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Eastern French Creek State Park

View this trail on the brand new LocalHikes.com

Highlights:

Some views, quiet woods, lots of up & down, interesting rock formation
Near:Elverson, PA
Scenery:
Distance:6.94 miles round trip
Elevation Gain:1291 ft
Hike Time:3.5 hours
Difficulty:Moderate
Trail Condition:Well maintained trail
HikeType:Loop



Summary: This hike explores most of the trails in the eastern portion of Pennsylvania's French Creek State Park. Before hitting the trailhead, I recommend visiting the Park's main office (accessible from the South Entrance, off PA 345, a couple miles before the trailhead) for a trail map. Miller's point, an easily climbable rock formation affords limited views of the Schuylkill River valley only in the winter and early spring before the foliage reappears. Many of these trails are also shared with mountain bikers, so be alert. Although there were a fair number of other hikers and bikers one unseasonably warm March weekend, my companion and I did find a reasonable amount of seclusion, considering the proximity of several major metropolitan population centers. This hike was moderately difficult due to the constant up and down of the topography. I consider this to be a tasty appetizer to the coming hiking season.
Trailhead: From the PA Turnpike (Interstate 76), take exit 312 to PA 100 north. Turn west onto PA 23, then north onto PA 345. It is about 4.6 miles to the east entrance of French Creek State Park, and then another 0.2 miles to the intersection on PA 345 and Shed Road where there is a small parking area and the trailhead. (Lat:40.21668 Lon:-75.77611)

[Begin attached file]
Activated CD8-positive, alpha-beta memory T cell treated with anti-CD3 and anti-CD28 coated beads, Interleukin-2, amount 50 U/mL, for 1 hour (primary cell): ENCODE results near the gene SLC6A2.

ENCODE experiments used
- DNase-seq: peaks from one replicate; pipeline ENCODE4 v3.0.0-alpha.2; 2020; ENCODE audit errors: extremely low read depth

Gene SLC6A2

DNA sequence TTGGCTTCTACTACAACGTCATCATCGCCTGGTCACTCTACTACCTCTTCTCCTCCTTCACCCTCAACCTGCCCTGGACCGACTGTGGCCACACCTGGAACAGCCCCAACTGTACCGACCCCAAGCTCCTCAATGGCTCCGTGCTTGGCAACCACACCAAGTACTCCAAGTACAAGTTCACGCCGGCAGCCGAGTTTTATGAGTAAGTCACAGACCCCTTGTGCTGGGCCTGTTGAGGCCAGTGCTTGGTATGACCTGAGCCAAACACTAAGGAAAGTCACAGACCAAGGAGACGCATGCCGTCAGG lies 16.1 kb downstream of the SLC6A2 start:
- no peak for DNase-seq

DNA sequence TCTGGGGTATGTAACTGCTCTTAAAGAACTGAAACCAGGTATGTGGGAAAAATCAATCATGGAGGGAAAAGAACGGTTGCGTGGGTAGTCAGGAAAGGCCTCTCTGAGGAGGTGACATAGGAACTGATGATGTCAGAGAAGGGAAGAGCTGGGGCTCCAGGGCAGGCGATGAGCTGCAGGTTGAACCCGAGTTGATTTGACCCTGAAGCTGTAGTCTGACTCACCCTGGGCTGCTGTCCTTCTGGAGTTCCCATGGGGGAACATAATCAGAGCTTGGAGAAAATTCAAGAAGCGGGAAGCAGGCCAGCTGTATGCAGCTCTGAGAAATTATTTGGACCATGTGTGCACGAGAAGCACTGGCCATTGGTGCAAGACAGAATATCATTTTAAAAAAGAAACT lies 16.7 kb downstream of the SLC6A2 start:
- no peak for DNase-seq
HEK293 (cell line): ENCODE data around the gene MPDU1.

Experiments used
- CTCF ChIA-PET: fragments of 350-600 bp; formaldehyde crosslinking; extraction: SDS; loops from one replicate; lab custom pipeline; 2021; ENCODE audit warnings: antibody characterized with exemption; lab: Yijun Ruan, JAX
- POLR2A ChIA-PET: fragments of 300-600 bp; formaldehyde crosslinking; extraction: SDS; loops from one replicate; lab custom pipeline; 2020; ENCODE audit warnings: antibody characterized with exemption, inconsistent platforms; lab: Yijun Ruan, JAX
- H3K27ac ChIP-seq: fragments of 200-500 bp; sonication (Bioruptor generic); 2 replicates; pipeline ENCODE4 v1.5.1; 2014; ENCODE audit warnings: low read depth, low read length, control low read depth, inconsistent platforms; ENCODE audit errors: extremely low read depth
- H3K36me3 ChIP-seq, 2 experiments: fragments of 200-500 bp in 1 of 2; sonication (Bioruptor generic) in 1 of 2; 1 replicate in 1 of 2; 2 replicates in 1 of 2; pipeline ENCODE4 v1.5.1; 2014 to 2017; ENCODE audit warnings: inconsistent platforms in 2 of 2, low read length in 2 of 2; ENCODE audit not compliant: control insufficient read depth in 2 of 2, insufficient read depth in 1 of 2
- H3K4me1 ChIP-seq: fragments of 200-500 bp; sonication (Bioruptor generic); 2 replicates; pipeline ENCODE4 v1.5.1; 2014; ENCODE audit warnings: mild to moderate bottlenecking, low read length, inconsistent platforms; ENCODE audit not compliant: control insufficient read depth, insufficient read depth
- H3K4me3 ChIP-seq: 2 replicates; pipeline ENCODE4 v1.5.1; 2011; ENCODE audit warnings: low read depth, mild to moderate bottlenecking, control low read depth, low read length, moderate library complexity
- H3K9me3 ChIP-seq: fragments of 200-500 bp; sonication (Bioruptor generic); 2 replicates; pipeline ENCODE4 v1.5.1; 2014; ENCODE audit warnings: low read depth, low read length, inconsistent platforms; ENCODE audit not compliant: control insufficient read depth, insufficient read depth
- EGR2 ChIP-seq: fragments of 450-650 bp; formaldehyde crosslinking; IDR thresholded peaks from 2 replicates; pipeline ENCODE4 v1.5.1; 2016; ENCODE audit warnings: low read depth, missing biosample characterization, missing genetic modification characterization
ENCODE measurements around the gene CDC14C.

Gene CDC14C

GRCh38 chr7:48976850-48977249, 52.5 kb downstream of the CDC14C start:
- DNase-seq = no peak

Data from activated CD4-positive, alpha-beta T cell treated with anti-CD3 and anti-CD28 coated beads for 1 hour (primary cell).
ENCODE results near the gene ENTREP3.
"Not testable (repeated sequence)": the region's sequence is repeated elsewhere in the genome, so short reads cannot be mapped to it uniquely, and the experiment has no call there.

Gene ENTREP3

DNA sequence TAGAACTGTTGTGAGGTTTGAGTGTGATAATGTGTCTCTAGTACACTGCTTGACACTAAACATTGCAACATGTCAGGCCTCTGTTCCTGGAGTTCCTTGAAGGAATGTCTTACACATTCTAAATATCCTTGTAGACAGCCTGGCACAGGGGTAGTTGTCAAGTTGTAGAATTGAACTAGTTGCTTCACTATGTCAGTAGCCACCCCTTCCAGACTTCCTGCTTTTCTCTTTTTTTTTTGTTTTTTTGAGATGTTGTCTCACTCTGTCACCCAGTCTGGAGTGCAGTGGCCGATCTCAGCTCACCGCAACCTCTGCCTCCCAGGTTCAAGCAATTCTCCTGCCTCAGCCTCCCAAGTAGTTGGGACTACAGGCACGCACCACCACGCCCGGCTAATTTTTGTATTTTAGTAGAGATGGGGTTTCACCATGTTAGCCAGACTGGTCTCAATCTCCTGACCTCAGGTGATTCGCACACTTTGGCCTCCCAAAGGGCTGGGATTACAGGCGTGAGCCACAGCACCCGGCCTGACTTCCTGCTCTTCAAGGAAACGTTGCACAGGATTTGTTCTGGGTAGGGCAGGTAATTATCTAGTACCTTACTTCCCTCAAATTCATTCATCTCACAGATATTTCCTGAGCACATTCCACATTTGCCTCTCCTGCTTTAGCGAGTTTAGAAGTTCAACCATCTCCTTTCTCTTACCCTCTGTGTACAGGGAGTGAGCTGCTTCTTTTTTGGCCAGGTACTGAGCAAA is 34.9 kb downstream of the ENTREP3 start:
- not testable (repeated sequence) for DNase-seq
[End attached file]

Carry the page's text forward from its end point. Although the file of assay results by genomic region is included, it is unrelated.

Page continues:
Trail Guides for Eastern French Creek State Park:
50 Hikes in Eastern Pennsylvania
by Tom Thwaites  (The Countryman Press)

Best Seasons: Winter,
User Groups: Hikers, Dogs, Bikes, Horses,
Ranger Contact: French Creek State Park, 610-582-9680
Localhikes Reporter: This hike was submitted by Jeremy Taitelbaum, who has posted  9 other hikes on this site
Trail Reviews  Page 1 of 2   Submit your own review
Reviewed by Enemy of Humans on 11/7/2013
Dear bxh. If you were to spray my dog with ANYTHING you would be lucky to be able to drag yourself back to your car and make it to a hospital. You don't belong out in the woods. I laugh at people who are being dragged down the trail be their leashed dog. I run into them often and their dog almost always acts out from being restrained. I also often run across other folks, like myself, with friendly well trained dogs and always have a pleasant interaction with them. I'm certainly not going to change doing what I love just as I'm certain you aren't going to change from being an uptight a-hole.

Reviewed by MAP on 7/10/2013
BXH, You're a MORON.

Reviewed by oxo on 8/27/2012
Dear bxh. I shall remember to bring a toxic spray with me when I come if humans who go there are so extreme that they think "such dog owners are enemies of humans."

Reviewed by bxh on 1/29/2012